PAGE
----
Oben: Links die Stationskamera 2, rechts die Pinguincam mit zwei Objekiven. Beide MOBOTIX-Kameras in Standardausführung sind ohne jeglichen Zusatzschutz an der Containeraußenseite angebracht!
Above: Penguin cam to the right and station cam 2 on the left. Both webcams are mounted on the outside of a container without any additional shelter in a standard fitting, just as you order them at the factory! These cams (made by MOBOTIX) are extraordinary robust, have lots of unique features and provide a fantastic picture quality! For example the new software enables each camera for IP Telephony. Each cam has a weatherproof microphone and loudspeaker. And the quality of the pictures speak for themselve! Our cam has two fixed lenses onboard. The best cams I can imagine for any outdoor surveillance, even in an extreme environment like the north antarctic (but they also have brands for indoor use).
If you want to see an other MOBOTIX cam in the antarctic, then have a look on this stand-alone-solution on the Larsen shelf ice. As far as I know this is the most isolated webcam on the Antarctic continent at the moment! Energy supply comes from a combined windpower and photo-voltaic system, pics are sent via WLan over a distance of several kilometeres to the German Antarctic Base "NeuMayer":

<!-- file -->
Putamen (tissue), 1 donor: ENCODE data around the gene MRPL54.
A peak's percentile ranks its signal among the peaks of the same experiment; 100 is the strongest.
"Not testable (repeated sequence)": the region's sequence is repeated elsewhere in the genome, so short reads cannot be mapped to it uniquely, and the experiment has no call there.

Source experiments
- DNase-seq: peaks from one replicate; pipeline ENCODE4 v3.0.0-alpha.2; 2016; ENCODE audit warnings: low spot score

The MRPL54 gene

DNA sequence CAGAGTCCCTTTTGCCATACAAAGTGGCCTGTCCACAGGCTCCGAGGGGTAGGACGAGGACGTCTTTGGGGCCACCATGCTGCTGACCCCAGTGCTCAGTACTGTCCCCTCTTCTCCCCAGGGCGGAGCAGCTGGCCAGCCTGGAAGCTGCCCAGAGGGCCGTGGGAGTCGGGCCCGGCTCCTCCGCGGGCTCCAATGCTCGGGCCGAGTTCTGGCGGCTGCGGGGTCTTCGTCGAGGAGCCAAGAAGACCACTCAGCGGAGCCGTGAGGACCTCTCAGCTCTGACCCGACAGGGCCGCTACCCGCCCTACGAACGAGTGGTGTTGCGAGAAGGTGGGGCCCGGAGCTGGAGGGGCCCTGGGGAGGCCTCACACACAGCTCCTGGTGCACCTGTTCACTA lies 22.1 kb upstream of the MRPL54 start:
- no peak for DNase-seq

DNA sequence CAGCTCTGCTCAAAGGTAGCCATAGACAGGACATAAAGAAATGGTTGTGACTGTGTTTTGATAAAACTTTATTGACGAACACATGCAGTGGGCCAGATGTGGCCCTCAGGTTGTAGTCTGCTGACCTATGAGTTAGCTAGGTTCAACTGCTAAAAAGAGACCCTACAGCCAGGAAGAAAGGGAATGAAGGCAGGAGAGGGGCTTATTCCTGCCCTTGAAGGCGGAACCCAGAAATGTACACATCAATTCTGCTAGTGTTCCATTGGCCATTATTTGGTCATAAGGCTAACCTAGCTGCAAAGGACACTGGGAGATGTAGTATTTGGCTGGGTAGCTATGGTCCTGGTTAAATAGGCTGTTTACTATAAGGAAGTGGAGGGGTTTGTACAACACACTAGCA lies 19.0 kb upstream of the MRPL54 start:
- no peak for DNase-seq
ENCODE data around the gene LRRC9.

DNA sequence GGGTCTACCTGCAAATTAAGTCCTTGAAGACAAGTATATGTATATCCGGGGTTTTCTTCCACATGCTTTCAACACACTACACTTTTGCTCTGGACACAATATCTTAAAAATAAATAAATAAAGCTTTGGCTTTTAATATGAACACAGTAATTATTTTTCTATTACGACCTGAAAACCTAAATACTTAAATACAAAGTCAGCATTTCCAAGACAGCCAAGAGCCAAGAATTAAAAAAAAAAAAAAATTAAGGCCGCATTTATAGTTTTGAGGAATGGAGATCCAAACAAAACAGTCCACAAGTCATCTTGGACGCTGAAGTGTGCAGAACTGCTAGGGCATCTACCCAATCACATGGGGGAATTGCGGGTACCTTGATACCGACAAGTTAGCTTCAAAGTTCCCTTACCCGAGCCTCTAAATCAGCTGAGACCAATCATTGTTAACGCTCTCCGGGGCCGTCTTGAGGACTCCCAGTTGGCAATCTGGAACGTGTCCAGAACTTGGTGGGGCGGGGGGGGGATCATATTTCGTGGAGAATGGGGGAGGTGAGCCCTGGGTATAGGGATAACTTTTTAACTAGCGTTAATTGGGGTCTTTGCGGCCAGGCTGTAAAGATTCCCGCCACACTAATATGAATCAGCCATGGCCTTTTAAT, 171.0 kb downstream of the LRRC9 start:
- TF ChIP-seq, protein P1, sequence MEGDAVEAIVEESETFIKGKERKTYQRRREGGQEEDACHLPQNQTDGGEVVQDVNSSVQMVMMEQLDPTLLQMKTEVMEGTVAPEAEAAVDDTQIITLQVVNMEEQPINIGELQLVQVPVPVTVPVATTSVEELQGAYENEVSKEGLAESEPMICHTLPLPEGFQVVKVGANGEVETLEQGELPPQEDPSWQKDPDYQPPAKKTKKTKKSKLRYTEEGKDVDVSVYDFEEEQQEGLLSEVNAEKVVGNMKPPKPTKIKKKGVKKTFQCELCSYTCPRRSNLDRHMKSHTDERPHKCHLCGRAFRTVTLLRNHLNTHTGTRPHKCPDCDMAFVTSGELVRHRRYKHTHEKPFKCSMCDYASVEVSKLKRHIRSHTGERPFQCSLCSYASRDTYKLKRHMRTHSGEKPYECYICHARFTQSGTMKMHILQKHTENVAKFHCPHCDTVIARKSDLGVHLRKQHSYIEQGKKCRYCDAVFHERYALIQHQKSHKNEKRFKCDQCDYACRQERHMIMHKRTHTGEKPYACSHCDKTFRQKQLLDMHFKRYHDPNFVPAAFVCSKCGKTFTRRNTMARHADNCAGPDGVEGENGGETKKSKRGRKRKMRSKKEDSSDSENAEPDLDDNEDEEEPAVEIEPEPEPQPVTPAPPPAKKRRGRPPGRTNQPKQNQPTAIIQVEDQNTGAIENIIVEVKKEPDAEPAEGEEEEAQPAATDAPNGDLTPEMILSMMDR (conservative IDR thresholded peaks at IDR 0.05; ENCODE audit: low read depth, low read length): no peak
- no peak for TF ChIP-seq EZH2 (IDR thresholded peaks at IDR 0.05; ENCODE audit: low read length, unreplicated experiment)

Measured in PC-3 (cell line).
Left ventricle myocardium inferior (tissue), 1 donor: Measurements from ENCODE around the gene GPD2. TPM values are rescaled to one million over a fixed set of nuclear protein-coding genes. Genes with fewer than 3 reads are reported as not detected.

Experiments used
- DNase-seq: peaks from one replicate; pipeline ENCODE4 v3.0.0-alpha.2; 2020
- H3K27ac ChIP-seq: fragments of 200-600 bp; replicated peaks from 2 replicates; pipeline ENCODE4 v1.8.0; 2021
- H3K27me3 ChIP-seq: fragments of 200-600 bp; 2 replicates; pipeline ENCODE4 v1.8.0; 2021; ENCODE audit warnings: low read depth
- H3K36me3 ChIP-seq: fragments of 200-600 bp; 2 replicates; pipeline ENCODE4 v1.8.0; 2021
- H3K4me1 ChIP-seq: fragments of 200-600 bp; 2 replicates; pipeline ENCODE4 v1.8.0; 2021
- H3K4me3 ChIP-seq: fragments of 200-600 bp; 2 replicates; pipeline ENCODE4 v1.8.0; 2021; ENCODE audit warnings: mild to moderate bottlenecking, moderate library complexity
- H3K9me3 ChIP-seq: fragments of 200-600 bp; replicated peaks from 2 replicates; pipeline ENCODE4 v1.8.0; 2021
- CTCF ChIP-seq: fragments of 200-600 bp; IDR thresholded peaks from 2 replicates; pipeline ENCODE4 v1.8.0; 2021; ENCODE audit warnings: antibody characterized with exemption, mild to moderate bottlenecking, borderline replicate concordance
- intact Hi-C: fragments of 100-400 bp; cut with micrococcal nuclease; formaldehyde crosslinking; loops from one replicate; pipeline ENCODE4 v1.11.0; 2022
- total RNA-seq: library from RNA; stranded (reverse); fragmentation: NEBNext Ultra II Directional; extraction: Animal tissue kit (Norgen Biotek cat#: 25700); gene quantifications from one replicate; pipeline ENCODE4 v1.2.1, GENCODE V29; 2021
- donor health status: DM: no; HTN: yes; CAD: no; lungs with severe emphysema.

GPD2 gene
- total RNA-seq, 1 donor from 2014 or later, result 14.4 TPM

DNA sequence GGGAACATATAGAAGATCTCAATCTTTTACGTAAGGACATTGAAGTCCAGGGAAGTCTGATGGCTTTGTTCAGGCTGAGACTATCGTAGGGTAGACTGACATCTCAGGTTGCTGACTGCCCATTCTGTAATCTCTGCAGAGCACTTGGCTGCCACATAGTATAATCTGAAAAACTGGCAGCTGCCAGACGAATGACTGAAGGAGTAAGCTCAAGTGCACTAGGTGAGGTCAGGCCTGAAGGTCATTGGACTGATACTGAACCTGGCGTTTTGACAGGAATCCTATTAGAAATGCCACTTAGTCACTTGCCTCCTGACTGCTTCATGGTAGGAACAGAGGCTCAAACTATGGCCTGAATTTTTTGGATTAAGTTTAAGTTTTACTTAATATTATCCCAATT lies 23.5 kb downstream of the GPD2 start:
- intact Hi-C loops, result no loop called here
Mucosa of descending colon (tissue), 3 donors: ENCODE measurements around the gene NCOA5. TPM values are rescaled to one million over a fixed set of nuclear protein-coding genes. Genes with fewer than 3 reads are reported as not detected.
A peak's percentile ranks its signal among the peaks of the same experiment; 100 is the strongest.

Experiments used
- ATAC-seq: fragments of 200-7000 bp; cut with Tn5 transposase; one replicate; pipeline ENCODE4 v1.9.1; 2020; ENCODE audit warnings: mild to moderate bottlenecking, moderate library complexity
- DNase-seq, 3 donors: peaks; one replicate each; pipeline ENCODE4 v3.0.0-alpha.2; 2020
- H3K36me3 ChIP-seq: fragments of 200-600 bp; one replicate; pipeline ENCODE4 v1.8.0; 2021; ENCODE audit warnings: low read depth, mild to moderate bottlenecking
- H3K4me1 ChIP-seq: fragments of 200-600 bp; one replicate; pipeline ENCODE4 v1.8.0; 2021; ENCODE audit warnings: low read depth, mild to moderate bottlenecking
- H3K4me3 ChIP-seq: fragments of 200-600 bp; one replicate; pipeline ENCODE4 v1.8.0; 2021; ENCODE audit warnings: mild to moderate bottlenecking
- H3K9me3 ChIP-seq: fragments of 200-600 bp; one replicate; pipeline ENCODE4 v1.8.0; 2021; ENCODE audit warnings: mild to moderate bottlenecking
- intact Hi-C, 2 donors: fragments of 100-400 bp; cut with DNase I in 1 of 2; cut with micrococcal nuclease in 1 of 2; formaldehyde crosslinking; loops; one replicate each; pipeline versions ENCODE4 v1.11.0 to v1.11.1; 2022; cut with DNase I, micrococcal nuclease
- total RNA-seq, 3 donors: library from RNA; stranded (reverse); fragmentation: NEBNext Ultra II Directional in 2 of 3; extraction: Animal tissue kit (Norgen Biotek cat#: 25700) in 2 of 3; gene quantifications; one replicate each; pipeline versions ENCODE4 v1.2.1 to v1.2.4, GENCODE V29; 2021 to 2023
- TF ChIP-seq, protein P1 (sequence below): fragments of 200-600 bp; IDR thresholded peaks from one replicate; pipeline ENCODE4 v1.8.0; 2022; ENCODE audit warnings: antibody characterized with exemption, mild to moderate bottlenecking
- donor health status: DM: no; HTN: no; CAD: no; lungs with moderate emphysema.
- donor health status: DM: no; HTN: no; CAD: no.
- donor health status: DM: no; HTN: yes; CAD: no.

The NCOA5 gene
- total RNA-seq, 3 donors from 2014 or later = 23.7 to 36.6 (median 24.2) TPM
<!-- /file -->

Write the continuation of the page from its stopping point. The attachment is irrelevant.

===> Camera setup (The cam is positioned on the top of the construction)
===> Last webcam pics (actual time stamp is always right above on the pic): Picture 1 Picture 2 (resolution 1280 x 960 pixel)
===> Pictures of the last 24 hours
The whole system is part of the PALAOA-Experiment
PALAOA: The Perennial Acoustic Observatory in the Antarctic Ocean. At the shelf-ice border near Neumayer station, an acoustic recording station for underwater sounds is being constructed over the course of two austral seasons. During this cruise’s visit to Neumayer, parts of the hard- and software were installed and tested. The autonomous energy module and the wireless LAN connection were activated and ice sounds and webcam images are now being transmitted to Bremerhaven continuously. The station is planned to become fully operative in January 2006 after three shelf ice drillings will have been concluded and a hydrophone array will have been placed in the water column below the shelf-ice.
Above: Station Webcam number 1 (the one with the great overview ;-) is mounted on the railing of the new metereological tower (chilean part of the station, red building). All cams look more or less to the west.
Above: station webcam number 2